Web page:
What Law School Rankings Don’t Say About Costly Choices by William D. Henderson and Andrew P. Morriss (The National Law Journal, 16-Apr-08) provides empirical data that reinforces the lessons I’ve learned from my anecdotal experience: “Some students should consider lower-ranked schools that offer more grants, better opportunities.”) (Aside: Today a student asked that I explain what I mean by anecdotal experience. Anecdotal here means “not based on objective research or systemic collection of facts but on what has happened to me.” In one sense “anecdotal experience” is redundant, because we learn most of life’s lessons from whatever events cross our path, not from double-blind surveys. My life experience tells me that white cats with blue eyes are deaf because I have personally known two and heard of other deaf, blue-eyed, all-white cats. I would (and probably have) assert at a dinner party that white cats with blue eyes are deaf. I would not assert this as fact to the International Conference of Cat Breeders and Genetic Biologists without conducting more conclusive research.) The authors summarize the role of U.S. News and World Report rankings on law school applicants, discusses the gap between the demand for “sophisticated corporate legal services” and bread-and-butter non-corporate work, and provide data on the “bimodal” income distribution of law graduates: [T]here is a heavy concentration of salaries in two distinct ranges . . . out of 22,684 starting salaries reported for 2006, 4,809, or 21.2 percent, were in the $125,000 to $145,000 range . . . In 2006, 8,577 reported salaries, or 37.8 percent, were in [the range of $40,000 to $55,000.] The payments on $100,000-plus worth of law school debt look quite different to someone earning $50,000 than they do to someone earning $160,000 a year.”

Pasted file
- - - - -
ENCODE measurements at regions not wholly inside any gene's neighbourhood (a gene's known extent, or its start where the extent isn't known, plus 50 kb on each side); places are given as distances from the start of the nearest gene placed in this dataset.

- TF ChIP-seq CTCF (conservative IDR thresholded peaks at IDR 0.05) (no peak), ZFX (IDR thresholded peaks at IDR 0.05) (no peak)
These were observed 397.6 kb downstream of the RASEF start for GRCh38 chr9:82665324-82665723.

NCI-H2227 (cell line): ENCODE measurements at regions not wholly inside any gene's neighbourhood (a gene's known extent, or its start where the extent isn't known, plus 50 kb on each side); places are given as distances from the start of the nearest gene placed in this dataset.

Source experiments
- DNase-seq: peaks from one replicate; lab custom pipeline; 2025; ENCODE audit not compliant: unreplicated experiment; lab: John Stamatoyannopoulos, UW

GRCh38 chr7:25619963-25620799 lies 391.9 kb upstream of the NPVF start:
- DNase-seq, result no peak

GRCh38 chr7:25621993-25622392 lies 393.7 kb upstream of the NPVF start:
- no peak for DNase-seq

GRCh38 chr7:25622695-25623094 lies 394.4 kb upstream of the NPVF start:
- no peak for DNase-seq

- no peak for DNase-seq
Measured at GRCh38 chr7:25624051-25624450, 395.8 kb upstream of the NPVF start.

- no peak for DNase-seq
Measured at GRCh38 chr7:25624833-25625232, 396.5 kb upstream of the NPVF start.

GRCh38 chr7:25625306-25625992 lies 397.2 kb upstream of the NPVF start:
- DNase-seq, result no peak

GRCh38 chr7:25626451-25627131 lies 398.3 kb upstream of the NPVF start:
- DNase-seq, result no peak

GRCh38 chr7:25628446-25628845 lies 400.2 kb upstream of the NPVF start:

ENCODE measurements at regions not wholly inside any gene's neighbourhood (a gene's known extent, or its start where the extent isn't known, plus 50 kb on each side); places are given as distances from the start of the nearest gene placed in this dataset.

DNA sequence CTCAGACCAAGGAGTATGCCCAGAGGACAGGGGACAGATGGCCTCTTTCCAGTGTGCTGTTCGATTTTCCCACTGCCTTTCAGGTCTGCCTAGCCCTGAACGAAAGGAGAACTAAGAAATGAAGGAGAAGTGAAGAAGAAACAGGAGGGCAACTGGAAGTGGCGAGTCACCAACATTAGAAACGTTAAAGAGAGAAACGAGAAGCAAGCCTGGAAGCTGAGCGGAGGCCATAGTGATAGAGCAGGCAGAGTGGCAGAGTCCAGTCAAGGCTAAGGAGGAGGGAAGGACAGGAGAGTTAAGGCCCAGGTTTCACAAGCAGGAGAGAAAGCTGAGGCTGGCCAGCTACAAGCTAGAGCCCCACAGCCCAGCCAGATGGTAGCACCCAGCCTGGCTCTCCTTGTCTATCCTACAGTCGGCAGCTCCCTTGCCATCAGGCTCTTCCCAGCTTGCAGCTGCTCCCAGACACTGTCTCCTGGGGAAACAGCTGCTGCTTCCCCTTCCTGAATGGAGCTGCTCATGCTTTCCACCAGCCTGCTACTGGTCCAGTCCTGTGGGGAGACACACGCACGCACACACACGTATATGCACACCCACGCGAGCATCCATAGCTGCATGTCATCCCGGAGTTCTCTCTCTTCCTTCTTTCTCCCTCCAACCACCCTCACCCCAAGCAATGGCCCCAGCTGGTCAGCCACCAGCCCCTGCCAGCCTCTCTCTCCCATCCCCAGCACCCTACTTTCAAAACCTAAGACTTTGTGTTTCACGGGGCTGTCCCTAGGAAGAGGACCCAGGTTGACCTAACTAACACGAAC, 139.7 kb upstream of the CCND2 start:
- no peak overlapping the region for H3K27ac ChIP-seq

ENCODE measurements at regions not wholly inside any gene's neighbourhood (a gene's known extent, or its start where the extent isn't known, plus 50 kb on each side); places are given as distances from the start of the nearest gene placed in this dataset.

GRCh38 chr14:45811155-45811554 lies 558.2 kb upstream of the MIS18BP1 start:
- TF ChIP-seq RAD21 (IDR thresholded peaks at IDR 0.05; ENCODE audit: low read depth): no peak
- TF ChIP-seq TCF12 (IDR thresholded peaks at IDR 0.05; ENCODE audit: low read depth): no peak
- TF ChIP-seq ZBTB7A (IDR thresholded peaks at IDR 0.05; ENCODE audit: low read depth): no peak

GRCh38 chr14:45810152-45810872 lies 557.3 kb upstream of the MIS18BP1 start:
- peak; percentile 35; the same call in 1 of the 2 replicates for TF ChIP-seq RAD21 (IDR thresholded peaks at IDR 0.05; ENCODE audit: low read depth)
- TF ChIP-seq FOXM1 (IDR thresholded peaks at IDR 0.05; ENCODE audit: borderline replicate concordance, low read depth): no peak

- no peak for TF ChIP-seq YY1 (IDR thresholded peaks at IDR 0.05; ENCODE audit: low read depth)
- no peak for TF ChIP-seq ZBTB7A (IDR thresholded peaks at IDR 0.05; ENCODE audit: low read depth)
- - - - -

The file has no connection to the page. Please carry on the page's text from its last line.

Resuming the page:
After discussing some of the reasons for the dramatic increase in corporate-firm associate salaries the authors concluded that “only the highest-ranked students at a broad swath of regional law schools can hope for access to these high-paying jobs. [By “regional law schools” the authors, who state that in their estimation there are fewer than 20 national law schools, mean “most law schools.”] Slavishly following the U.S. News rankings will not significantly increase one’s large-firm job prospects. And the excess debt that students incur is likely to undermine their career options.” They review hiring statistics for the top National Law Journal 250 feeder schools, noting that “[b]elow school No. 26 . . . a graduate has a less than one in five probability of starting his or her career at a large law firm. If 80 percent of law school applicants are convinced that they will make that 20 percent cutoff, three out of four are destined to be disappointed.” They conclude that prospective law students should attend a regional law school in the geographic area in which they want to work and “use their entering credentials to negotiate for a substantial tuition discount.”
Excellent advice. Read the entire article.
PS: If you are interested in this article you should read the others linked at The Blogosphere’s Advice for Current and Prospective Law Students.